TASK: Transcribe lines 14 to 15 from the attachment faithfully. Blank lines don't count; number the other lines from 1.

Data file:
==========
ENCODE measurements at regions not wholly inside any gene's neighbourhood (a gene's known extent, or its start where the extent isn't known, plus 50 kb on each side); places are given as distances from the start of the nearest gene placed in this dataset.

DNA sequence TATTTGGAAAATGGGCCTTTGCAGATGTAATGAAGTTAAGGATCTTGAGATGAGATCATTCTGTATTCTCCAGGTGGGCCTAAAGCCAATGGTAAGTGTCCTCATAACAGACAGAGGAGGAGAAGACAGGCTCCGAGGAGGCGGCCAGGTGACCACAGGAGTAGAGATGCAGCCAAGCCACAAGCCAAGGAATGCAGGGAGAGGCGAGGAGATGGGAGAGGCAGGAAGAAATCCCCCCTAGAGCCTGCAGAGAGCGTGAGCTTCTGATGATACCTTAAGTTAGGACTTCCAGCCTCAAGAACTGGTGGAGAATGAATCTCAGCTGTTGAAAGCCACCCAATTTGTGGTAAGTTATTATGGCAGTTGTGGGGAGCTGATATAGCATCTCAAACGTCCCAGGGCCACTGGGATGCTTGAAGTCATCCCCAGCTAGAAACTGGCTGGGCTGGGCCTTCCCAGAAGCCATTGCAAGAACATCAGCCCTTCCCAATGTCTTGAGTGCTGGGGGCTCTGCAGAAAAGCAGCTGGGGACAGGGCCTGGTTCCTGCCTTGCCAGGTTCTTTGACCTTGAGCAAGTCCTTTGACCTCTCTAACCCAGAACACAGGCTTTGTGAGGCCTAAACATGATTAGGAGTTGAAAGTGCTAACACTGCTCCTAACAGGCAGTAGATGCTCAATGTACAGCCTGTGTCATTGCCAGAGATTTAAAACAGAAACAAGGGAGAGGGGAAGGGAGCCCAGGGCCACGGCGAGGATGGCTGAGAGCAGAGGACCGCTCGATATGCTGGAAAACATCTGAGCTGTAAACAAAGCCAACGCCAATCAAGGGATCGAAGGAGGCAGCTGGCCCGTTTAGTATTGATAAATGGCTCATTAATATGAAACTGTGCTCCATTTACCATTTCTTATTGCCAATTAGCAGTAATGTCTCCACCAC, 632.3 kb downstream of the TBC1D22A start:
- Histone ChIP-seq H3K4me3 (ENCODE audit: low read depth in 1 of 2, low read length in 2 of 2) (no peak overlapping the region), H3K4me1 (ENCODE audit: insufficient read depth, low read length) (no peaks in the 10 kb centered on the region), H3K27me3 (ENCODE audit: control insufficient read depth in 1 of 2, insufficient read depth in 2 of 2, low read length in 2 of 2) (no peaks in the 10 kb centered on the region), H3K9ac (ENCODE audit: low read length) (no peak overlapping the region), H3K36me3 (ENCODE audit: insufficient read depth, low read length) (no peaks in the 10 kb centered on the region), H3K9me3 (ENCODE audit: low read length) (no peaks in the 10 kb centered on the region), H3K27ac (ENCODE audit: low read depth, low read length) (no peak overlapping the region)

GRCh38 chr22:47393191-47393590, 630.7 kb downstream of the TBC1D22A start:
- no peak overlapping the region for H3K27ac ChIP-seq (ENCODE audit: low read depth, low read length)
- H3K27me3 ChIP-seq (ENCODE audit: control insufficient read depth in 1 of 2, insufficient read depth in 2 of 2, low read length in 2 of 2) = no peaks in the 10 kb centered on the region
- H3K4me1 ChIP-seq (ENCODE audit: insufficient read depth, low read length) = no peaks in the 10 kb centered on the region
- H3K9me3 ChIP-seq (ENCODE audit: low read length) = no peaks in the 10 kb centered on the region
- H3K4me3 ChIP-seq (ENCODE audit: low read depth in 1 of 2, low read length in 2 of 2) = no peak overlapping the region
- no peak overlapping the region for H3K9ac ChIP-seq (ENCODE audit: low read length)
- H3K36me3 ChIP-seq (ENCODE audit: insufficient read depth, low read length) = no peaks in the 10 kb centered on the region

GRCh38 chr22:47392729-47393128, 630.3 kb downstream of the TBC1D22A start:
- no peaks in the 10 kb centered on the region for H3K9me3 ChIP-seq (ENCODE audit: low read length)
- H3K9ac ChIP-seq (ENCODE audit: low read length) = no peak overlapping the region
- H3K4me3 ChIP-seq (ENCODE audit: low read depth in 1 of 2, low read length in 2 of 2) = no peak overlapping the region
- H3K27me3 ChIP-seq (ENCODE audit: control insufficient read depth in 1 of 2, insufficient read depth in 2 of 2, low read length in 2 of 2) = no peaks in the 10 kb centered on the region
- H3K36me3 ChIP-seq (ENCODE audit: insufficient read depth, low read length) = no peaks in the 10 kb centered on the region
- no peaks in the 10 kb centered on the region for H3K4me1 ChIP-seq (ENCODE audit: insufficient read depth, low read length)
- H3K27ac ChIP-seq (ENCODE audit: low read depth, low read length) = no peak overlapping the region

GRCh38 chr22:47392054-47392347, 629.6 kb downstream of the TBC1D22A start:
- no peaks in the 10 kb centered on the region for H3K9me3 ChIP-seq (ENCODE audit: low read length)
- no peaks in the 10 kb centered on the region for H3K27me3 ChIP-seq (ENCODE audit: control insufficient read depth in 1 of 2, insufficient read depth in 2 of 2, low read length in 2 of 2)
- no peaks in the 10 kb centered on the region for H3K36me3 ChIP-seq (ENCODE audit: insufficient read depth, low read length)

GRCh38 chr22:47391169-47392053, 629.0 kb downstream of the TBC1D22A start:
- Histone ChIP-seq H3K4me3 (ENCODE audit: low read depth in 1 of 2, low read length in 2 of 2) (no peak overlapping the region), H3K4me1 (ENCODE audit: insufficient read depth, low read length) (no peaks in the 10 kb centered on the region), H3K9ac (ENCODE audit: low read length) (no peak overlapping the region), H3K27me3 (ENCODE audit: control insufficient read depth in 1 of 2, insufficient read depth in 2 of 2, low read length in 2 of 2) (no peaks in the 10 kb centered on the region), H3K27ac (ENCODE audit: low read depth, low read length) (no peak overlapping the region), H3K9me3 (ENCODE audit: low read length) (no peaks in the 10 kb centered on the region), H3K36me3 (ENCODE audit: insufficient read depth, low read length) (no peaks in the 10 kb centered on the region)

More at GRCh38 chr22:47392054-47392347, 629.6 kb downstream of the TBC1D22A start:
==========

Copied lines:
- H3K9ac ChIP-seq (ENCODE audit: low read length) = no peak overlapping the region
- H3K4me3 ChIP-seq (ENCODE audit: low read depth in 1 of 2, low read length in 2 of 2) = no peak overlapping the region